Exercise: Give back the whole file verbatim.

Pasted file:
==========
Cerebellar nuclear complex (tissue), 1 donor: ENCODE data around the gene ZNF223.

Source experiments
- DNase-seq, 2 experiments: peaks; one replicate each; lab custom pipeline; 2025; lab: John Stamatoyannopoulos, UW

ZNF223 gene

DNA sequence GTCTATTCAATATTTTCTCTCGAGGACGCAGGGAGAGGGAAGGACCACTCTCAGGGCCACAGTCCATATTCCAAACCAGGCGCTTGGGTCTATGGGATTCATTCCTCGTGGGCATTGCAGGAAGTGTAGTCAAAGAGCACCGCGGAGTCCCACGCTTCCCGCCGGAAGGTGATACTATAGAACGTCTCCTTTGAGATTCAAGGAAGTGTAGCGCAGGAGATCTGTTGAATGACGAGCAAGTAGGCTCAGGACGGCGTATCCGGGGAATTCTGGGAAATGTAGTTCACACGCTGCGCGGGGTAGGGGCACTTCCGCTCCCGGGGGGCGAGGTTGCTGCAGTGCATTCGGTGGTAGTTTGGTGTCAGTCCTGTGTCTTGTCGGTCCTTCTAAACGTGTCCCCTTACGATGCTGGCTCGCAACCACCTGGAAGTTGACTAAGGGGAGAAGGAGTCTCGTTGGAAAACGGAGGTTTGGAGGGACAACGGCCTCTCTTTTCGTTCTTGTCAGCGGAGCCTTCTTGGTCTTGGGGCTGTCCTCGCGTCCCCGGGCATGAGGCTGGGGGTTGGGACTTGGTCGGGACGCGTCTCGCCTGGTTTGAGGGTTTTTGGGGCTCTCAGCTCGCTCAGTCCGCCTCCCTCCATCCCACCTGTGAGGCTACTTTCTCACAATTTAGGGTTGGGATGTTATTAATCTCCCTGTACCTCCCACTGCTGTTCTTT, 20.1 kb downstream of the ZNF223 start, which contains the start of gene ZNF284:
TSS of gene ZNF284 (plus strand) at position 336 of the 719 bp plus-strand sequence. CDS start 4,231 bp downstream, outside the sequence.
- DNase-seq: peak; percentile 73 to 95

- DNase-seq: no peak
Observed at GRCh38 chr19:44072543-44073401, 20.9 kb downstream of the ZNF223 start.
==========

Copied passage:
Cerebellar nuclear complex (tissue), 1 donor: ENCODE data around the gene ZNF223.

Source experiments
- DNase-seq, 2 experiments: peaks; one replicate each; lab custom pipeline; 2025; lab: John Stamatoyannopoulos, UW

ZNF223 gene

DNA sequence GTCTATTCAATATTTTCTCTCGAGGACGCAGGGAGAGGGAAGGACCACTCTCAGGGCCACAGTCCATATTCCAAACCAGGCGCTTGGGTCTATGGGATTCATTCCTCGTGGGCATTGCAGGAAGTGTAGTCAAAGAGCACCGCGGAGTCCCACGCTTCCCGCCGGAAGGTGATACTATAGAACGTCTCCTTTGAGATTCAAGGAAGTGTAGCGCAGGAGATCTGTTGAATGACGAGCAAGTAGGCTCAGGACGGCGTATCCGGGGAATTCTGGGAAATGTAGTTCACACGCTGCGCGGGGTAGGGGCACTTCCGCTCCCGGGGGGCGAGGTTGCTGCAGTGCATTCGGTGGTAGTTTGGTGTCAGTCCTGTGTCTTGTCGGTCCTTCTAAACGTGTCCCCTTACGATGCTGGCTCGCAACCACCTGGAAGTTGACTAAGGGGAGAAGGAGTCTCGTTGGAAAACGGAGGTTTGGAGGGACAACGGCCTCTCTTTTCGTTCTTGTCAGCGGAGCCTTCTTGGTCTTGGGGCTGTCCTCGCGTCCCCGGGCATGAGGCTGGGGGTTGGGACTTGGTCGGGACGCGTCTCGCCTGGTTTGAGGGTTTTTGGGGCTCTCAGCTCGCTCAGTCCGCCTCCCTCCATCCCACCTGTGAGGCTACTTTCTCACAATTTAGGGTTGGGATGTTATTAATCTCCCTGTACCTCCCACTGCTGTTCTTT, 20.1 kb downstream of the ZNF223 start, which contains the start of gene ZNF284:
TSS of gene ZNF284 (plus strand) at position 336 of the 719 bp plus-strand sequence. CDS start 4,231 bp downstream, outside the sequence.
- DNase-seq: peak; percentile 73 to 95

- DNase-seq: no peak
Observed at GRCh38 chr19:44072543-44073401, 20.9 kb downstream of the ZNF223 start.